And you are right, one should think about the hexagon on the infinitesimal context (in the new, better termionology) now. I haven’t yet, though.

• CommentRowNumber41.
• CommentAuthorDavid_Corfield
• CommentTimeMay 13th 2014

Strictly, would it be wrong to say of a $\infty$-topos $A$ that it is differentially cohesive, or even differentially cohesive over another $\infty$-topos $B$, because really you need to specify a $C$ such that $C$ is cohesive over $B$ and $A$ infinitesimally extends $C$?

Regarding the hexagon in an infinitesimal context, if points-to-pieces is an equivalence, does this mean the extreme left and right entries are trivial, so that a stable object is simply a product?

• CommentRowNumber42.
• CommentAuthorUrs
• CommentTimeMay 13th 2014
• (edited May 13th 2014)

That’s true! the hexagon shows that a stable infinitesimal cohesive type is the product of “its points” as seen by $\flat$ with its differential part as seen by $\flat_{dR}$. In particular if there is a unique global point ( so that the type is a “formal deformation problem” in Lurie’s terminology) then it is $\flat_{dR}$-modal. Yes, good point.

Regarding terminology: yes, strictly speaking “differentially cohesive” involves the choice of two subtoposes, yes.

• CommentRowNumber43.
• CommentAuthorDavid_Corfield
• CommentTimeMay 13th 2014

So in, say, $T \mathbf{H}$ over $\mathbf{H}$, a stable object is a product. Hmm, so what is $Stab(T \mathbf{H})$?

Presumably it has as members things like the product of $0 \to B$ and $A \to \ast$.

• CommentRowNumber44.
• CommentAuthorUrs
• CommentTimeMay 26th 2014

Oh, I just see that I missed the above comment. Yes, so one will use $Stab(T \mathbf{H})$ at least implicitly when talking about twisted differential cohomology as cohomology in $T \mathbf{H}$, namely whenever the twists themselves are stable types (which is the case considered “usually” (quotation marks since this hasn’t been considered much yet)).

• CommentRowNumber45.
• CommentAuthorUrs
• CommentTimeMay 26th 2014
• (edited May 26th 2014)

I have spelled out in a bit of detail the lemma and its proof saying that not only does the $(\Pi \dashv \flat)$-fracture square exhibit any stable cohesive homotopy type as the pullback of a $\flat$-anti-modal type along a map of $\Pi$-modal types into its shape, but that conversely all homotopy pullbacks of this form are $(\Pi \dashv \flat)$-fracture squares.

• CommentRowNumber46.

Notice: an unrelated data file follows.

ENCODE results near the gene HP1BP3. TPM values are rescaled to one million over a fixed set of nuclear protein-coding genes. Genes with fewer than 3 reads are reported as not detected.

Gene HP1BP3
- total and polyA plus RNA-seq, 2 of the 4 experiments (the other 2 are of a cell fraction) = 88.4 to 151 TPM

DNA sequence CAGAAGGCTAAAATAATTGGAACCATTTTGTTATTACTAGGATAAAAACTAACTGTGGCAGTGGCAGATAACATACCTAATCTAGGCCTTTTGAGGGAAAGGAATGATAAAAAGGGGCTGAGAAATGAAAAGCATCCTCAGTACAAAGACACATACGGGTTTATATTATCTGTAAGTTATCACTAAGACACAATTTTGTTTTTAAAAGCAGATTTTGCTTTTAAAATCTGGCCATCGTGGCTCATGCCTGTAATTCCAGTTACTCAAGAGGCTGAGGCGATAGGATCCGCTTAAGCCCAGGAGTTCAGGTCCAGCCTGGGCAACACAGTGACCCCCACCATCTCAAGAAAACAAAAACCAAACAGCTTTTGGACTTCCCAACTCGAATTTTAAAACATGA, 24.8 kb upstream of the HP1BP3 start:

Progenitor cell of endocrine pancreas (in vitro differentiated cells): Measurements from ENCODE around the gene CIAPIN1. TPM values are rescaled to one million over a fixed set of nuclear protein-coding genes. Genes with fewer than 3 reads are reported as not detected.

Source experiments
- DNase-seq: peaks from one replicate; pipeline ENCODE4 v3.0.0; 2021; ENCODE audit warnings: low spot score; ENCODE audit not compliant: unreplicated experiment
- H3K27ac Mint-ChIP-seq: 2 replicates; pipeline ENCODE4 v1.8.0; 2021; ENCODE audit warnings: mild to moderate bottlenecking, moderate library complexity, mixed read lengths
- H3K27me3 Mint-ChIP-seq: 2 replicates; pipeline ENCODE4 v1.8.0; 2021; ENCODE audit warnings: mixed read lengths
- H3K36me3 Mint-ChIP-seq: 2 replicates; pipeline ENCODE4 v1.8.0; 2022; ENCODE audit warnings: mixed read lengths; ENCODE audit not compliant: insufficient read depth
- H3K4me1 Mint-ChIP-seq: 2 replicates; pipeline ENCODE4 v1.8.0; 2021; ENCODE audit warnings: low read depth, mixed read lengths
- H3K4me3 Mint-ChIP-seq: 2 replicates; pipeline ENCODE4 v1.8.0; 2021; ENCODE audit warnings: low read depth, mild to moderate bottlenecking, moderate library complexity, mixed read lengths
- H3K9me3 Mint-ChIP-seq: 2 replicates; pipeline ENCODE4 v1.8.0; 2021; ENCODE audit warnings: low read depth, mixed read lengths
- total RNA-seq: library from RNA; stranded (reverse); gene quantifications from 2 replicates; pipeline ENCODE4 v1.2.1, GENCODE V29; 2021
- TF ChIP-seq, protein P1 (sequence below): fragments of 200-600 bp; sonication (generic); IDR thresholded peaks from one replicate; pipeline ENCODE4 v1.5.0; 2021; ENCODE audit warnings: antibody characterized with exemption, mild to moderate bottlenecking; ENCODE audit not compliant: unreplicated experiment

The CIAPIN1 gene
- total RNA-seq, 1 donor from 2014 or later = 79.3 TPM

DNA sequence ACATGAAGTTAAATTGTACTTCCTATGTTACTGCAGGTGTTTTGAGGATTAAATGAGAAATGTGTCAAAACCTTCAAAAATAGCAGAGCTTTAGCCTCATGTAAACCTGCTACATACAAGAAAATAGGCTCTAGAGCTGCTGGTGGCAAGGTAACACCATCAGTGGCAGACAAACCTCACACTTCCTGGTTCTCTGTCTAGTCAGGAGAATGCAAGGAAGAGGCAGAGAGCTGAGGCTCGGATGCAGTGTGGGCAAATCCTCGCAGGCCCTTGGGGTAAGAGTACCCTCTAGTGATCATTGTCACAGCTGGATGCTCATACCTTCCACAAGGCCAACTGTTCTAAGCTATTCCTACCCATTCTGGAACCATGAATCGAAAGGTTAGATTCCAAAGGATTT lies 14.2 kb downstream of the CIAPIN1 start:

• CommentAuthorDavid_Corfield
• CommentTimeMay 27th 2014

Does anything interesting happen when hexagon fracturing meets Charles Rezk’s global equivariant cohesion?

• CommentRowNumber47.
• CommentAuthorUrs
• CommentTimeMay 27th 2014

I have been wondering about what this gives for equivariant spectra, yes. But I don’t know yet.

• CommentRowNumber48.
• CommentAuthorDavid_Corfield
• CommentTimeMay 28th 2014

So they are stable objects in Rezk’s $Top_{Glo}$? And these coincide with Bohmann’s global orthogonal spectra and/or Schwede’s orthogonal spectra?

• CommentRowNumber49.
• CommentAuthorUrs
• CommentTimeMay 28th 2014
• (edited May 28th 2014)

So for $G$ a compact Lie group, then a “naive” equivariant G-spectrum is a spectrum object in $(Top_{Glo})_{/\mathbf{B}G}$, yes. The orthogonal spectra serve to model the richer “genuine” G-spectra. But I’d say that if we are being abstractly-minded we want to rather think of those as Mackey functors.

• CommentRowNumber50.
• CommentAuthorDavid_Corfield
• CommentTimeMay 28th 2014

I see Bohmann and Osorno had a paper – Constructing equivariant spectra via categorical Mackey functors – out a few days ago:

We give a functorial construction of equivariant spectra from a generalized version of Mackey functors in categories. This construction relies on the recent description of the category of equivariant spectra due to Guillou and May. The key element of our construction is a spectrally-enriched functor from a spectrally-enriched version of permutative categories to the category of spectra that is built using an appropriate version of K-theory. As applications of our general construction, we produce a new functorial construction of equivariant Eilenberg–MacLane spectra for Mackey functors and for suspension spectra for finite G-sets.

If Rezk’s cohesive $\infty$-topos only gives us “naive” versions of spectra, do we not yet have a cohesive path to “genuine” local/global spectra?

• CommentRowNumber51.
• CommentAuthorUrs
• CommentTimeMay 28th 2014
• (edited May 28th 2014)

Thanks for the pointer to Bohmann-Osorno 14! Have added that to Mackey functor.

Regarding your question: I find the terminology “naive spectrum” naive, but that’s how they are called. “Naive G-equivariance” is a perfectly good concept of equivariance. It is less rich than the “genuine G-equivariance”, but that doesn’t mean its not the right thing in the right context. Take for instance the “modular equivariant elliptic cohomology”, officially that’s “naive $SL_2(\mathbb{Z}_n)$-equivariant” for each fixed $n$, but I believe few people would look at that and exclaim “oh how naive!” :-)

Equivariant cohomology theory is a typical field which was historically developed by trial-and-error and proceeding by what looked interesting, and of which a conceptual foundation only appeared rather recently. The terminology “naive/genuine” dates from before this happened.